|Paris Métro station|
|Location||15th arrondissement of Paris|
|Opened||24 April 1906|
|Previous names||Grenelle (1906-1949)|
Bir-Hakeim is an elevated station of the Paris Métro serving line 6 in the Boulevard de Grenelle in the 15th arrondissement. It is situated on the left bank of the Bir-Hakeim bridge over the Seine. The name of both the bridge and the station commemorates the World War II battle of Bir Hakeim.
The station opened as part of the former Line 2 South on 24 April 1906, when it was extended from Passy to Place d'Italie. On 14 October 1907 Line 2 South was incorporated into Line 5. It was incorporated into line 6 on 12 October 1942. The station was called Quai de Grenelle until 1949, when it was renamed to commemorate the battle of Bir Hakeim. A commemorative panel is situated at the entrance of the platform for trains traveling towards Nation. The station was the location of the Barrière de la Cunette, a gate built for the collection of taxation as part of the Wall of the Farmers-General; the gate was built between 1784 and 1788 and demolished in the nineteenth century.
It is the station closest to the Eiffel Tower; the signs on the station walls say "Bir-Hakeim -- Tour Eiffel".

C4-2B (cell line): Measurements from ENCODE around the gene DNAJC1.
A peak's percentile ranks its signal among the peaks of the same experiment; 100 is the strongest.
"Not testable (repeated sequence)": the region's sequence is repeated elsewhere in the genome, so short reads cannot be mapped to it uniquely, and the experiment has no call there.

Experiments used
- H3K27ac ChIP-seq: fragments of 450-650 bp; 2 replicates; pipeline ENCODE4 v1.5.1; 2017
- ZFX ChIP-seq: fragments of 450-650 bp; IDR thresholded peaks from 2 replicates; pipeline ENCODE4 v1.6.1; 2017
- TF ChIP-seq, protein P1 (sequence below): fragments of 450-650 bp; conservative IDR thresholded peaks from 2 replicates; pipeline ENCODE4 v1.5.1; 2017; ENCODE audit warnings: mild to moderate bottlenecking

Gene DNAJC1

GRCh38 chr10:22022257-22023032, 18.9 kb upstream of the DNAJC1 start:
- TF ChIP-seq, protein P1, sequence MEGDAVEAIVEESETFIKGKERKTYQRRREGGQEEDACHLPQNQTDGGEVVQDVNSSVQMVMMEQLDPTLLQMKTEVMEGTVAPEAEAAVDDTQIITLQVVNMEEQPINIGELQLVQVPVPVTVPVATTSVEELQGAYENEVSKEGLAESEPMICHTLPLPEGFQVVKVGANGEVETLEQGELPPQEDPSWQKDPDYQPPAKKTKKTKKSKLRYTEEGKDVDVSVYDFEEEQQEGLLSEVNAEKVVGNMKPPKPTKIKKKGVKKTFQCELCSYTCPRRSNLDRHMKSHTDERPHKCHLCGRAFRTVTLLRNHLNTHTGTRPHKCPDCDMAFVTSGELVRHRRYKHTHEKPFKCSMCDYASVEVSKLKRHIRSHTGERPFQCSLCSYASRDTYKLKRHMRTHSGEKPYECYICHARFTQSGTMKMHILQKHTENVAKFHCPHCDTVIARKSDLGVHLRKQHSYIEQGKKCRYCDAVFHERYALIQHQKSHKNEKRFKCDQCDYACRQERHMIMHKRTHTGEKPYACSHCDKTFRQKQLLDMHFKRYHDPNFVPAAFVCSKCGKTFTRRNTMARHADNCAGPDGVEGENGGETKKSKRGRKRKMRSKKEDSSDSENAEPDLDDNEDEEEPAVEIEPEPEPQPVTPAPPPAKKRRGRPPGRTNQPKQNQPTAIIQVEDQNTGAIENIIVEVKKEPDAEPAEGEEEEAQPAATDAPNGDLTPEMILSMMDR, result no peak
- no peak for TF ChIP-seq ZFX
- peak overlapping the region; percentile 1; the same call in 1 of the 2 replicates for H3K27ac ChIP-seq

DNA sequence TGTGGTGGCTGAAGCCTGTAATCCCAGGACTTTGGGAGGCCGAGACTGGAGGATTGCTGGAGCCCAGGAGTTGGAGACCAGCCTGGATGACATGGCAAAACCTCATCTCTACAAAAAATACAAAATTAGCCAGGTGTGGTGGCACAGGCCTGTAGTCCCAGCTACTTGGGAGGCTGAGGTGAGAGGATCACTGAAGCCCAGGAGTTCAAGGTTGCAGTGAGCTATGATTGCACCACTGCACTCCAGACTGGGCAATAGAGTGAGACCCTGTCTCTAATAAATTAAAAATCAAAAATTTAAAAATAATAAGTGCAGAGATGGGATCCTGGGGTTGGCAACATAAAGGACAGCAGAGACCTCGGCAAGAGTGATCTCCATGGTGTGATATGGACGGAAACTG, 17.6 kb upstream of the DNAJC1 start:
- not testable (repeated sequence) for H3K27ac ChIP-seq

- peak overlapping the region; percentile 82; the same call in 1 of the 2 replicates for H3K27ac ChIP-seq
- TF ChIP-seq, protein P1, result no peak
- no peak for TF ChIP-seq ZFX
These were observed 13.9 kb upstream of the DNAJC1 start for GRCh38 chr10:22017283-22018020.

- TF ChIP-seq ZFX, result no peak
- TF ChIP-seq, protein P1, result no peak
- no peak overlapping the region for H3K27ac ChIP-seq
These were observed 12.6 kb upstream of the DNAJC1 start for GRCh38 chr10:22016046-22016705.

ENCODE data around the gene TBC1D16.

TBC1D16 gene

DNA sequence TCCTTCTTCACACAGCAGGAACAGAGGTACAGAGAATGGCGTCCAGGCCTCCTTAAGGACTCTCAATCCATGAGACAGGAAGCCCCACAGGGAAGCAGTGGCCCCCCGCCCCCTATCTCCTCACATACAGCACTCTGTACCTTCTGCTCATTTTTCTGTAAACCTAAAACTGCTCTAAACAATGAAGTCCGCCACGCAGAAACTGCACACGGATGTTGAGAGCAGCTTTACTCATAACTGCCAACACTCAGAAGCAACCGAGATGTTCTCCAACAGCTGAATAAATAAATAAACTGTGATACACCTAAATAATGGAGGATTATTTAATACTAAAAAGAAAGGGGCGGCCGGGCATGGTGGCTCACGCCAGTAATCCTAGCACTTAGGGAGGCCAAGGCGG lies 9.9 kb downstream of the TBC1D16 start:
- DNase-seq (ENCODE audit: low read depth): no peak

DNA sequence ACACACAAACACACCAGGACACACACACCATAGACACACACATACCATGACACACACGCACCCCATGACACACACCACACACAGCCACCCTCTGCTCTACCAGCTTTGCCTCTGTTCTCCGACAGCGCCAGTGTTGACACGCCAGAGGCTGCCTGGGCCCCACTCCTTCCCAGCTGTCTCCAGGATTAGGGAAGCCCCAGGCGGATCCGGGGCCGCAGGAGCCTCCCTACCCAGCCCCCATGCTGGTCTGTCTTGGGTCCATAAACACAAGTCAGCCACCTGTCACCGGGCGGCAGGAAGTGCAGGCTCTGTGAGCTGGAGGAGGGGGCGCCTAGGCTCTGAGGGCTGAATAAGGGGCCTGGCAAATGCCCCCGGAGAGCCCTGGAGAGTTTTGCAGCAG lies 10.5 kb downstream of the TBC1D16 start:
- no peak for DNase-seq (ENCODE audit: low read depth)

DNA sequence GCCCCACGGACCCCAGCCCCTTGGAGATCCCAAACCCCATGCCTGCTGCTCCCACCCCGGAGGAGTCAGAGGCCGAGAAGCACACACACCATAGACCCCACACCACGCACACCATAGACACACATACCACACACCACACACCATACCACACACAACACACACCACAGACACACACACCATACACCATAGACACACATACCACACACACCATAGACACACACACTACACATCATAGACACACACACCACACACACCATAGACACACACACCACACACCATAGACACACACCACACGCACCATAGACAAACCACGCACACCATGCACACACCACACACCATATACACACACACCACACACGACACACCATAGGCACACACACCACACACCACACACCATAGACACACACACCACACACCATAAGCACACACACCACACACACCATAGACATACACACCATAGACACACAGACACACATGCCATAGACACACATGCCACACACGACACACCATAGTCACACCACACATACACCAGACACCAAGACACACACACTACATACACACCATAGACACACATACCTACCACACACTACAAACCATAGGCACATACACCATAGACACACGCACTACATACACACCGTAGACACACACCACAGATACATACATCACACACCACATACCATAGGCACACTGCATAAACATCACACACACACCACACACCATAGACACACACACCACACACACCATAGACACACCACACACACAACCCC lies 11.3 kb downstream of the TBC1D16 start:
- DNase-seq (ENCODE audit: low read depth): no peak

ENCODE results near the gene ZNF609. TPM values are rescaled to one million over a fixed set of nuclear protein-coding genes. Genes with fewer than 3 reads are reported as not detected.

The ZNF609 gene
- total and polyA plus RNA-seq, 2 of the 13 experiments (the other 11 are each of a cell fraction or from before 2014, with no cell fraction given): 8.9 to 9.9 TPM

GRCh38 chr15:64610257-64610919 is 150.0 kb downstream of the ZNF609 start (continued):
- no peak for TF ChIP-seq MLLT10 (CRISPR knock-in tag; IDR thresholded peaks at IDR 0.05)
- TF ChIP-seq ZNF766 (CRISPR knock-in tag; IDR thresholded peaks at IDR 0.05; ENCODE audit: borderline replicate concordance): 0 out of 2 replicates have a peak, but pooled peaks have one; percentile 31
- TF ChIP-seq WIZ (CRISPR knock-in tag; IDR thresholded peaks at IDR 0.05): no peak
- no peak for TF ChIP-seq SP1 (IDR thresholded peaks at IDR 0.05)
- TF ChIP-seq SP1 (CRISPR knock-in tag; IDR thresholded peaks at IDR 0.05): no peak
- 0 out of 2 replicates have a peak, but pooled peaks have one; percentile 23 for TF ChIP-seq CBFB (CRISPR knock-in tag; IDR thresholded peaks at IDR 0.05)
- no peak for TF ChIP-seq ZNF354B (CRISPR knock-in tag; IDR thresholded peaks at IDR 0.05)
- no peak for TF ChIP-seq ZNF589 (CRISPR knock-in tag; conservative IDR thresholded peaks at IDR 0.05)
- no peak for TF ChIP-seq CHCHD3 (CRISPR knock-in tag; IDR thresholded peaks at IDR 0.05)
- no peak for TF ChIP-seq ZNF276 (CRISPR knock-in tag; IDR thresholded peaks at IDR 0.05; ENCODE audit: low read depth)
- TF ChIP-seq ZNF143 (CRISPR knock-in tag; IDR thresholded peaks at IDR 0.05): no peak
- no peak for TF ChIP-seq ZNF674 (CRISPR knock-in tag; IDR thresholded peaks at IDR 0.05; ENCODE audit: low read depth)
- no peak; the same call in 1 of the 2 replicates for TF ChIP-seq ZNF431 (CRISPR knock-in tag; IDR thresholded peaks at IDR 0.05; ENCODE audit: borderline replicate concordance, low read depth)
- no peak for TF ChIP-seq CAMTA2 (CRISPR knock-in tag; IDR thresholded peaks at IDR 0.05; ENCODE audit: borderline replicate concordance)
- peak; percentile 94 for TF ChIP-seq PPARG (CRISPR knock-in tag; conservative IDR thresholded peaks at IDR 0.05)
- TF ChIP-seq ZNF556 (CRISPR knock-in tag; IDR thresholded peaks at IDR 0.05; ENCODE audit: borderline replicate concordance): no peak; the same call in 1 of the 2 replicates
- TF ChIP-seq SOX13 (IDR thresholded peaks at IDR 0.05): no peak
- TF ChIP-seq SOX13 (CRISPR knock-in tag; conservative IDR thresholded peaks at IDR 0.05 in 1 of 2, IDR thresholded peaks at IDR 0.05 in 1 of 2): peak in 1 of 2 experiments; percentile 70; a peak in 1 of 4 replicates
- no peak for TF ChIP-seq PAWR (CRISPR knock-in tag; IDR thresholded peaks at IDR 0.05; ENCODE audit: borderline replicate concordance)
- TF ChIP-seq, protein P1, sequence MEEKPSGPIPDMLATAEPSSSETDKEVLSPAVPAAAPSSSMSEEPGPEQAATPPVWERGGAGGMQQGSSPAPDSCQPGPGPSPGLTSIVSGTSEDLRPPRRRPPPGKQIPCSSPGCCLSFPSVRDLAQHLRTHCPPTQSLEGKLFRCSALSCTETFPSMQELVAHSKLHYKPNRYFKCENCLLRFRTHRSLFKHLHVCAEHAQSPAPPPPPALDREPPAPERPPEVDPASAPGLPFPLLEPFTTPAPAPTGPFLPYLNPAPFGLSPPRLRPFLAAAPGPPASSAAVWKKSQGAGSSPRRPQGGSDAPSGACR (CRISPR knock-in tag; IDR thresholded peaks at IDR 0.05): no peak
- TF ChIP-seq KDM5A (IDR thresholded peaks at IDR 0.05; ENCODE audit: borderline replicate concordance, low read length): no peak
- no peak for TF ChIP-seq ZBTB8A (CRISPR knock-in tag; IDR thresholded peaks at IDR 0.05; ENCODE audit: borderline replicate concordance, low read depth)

Near the station is the site of the former Vélodrome d'hiver (Winter Velodrome or "Vel' d'Hiv"), which was famous for its cycling competitions but became infamous as the first place of detention for thousands of Parisian Jews who were rounded up by the police on 16 and 17 July 1942 before their deportation to Nazi concentration camps. The velodrome was destroyed in 1960 in the course of work done on the bank of the Seine (Front de Seine). A commemorative monument has been raised near the south side of the station, above the tracks of the RER C.
|Platform level||Side platform, doors will open on the right|
|toward Charles de Gaulle - Étoile||toward Charles de Gaulle - Étoile (Passy)|
|toward Nation||toward Nation (Dupleix) ->|
|Side platform, doors will open on the right|
|1F||Mezzanine for platform connection|